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Особенности торговли на товарных рынках, регуляторы торговли
Spot trading is any transaction where delivery either takes place immediately, or with a minimum lag between the trade and delivery due to technical constraints. Spot trading normally involves visual inspection of the commodity or a sample of the commodity, and is carried out in markets such as wholesale markets. Commodity markets, on the other hand, require the existence of agreed standards so that trades can be made without visual inspection.
A forward contract is an agreement between two parties to exchange at some fixed future date a given quantity of a commodity for a price defined today. The fixed price today is known as the forward price. Early on these forward contracts were used as a way of getting products from producer to the consumer. These typically were only for food and agricultural products.
A futures contract has the same general features as a forward contract but is standardized and transacted through a futures exchange. Although more complex today, early forward contracts for example, were used for rice in seventeenth century Japan. Modern forward, or futures agreements, began in Chicago in the 1840s, with the appearance of the railroads. Chicago, being centrally located, emerged as the hub between Midwestern farmers and producers and the east coast consumer population centers.
In essence, a futures contract is a standardized forward contract in which the buyer and the seller accept the terms in regards to product, grade, quantity and location and are only free to negotiate the price.
Hedging, a common practice of farming cooperatives, insures against a poor harvest by purchasing futures contracts in the same commodity. If the cooperative has significantly less of its product to sell due to weather or insects, it makes up for that loss with a profit on the markets, since the overall supply of the crop is short everywhere that suffered the same conditions.
Delivery and condition guarantees
In addition, delivery day, method of settlement and delivery point must all be specified. Typically, trading must end two (or more) business days prior to the delivery day, so that the routing of the shipment can be finalized via ship or rail, and payment can be settled when the contract arrives at any delivery point.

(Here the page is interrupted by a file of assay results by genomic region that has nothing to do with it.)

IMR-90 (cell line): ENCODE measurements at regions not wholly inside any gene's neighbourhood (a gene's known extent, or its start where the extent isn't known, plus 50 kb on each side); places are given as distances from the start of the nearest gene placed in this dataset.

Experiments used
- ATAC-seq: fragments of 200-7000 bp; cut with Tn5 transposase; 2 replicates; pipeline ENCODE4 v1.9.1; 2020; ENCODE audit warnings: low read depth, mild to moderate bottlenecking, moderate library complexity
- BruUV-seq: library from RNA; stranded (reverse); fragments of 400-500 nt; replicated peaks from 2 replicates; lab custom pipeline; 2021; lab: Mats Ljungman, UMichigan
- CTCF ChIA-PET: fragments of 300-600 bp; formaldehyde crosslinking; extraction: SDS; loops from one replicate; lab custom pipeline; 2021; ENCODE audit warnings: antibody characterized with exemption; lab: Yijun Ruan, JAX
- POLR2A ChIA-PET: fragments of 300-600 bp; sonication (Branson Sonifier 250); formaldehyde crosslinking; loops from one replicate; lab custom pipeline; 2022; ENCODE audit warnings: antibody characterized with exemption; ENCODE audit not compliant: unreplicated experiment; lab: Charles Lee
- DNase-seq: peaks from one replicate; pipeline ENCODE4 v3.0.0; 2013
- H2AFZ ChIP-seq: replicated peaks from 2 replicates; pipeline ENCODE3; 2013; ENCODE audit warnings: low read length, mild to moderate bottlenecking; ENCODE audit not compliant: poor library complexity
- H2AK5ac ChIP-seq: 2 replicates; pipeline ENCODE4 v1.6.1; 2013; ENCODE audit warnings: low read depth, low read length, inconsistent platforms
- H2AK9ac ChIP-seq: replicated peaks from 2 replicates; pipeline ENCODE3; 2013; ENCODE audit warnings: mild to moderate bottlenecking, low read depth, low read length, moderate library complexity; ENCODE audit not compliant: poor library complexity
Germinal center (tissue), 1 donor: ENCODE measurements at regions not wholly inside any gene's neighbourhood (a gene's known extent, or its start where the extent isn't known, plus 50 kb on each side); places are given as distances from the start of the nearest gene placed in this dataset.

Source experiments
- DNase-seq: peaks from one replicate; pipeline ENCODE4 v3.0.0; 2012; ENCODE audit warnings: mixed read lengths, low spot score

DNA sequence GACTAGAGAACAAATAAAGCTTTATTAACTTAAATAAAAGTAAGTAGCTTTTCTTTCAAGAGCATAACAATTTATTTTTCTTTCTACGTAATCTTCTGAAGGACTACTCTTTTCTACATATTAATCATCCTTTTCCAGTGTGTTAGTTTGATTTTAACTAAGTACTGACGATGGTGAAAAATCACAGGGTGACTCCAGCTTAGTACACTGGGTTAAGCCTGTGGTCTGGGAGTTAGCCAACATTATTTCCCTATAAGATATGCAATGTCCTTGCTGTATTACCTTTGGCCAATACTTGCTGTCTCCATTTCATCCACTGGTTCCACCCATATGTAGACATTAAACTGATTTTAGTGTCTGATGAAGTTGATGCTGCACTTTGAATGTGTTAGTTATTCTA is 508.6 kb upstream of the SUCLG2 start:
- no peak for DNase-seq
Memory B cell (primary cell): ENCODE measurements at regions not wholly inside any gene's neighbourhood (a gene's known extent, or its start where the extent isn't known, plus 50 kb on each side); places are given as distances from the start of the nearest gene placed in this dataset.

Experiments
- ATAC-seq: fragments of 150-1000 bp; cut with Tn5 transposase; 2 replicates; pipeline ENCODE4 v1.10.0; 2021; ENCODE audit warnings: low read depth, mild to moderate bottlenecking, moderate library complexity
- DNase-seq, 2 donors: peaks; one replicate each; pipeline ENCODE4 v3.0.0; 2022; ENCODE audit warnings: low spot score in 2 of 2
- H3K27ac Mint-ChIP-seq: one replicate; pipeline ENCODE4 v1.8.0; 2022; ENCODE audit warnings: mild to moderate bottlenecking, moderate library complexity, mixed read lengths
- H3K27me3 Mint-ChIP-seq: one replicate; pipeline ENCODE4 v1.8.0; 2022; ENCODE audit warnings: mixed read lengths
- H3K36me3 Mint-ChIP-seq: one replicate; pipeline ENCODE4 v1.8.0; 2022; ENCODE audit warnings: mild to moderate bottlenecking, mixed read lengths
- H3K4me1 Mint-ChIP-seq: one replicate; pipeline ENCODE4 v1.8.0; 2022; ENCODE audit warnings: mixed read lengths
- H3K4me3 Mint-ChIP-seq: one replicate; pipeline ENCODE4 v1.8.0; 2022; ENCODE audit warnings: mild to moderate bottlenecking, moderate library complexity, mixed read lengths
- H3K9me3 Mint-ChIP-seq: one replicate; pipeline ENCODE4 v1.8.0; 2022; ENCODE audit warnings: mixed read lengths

U.S. soybean futures, for example, are of standard grade if they are "GMO or a mixture of GMO and Non-GMO No. 2 yellow soybeans of Indiana, Ohio and Michigan origin produced in the U.S.A. (Non-screened, stored in silo)," and of deliverable grade if they are "GMO or a mixture of GMO and Non-GMO No. 2 yellow soybeans of Iowa, Illinois and Wisconsin origin produced in the U.S.A. (Non-screened, stored in silo)." Note the distinction between states, and the need to clearly mention their status as GMO (Genetically Modified Organism) which makes them unacceptable to most organic food buyers.
Similar specifications apply for cotton, orange juice, cocoa, sugar, wheat, corn, barley, pork bellies, milk, feedstuffs, fruits, vegetables, other grains, other beans, hay, other livestock, meats, poultry, eggs, or any other commodity which is so traded.
Standardization has also occurred technologically, as the use of the FIX Protocol by commodities exchanges has allowed trade messages to be sent, received and processed in the same format as stocks or equities. This process began in 2001 when the CME launched a FIX-compliant interface and has now been adopted by commodity exchanges around the world.
Regulation of commodity markets
In the United States, the principal regulator of commodity and futures markets is the Commodity Futures Trading Commission but it is the National Futures Association that enforces rules and regulations put forth by the CFTC.
Commodity markets and protectionism
Developing countries (democratic or not) have been moved to harden their currencies, accept International Monetary Fund rules, join the World Trade Organization (WTO), and submit to a broad regime of reforms that amount to a hedge against being isolated. China's entry into the WTO signalled the end of truly isolated nations entirely managing their own currency and affairs. The need for stable currency and predictable clearing and rules-based handling of trade disputes, has led to a global trade hegemony - many nations hedging on a global scale against each other's anticipated protectionism, were they to fail to join the WTO.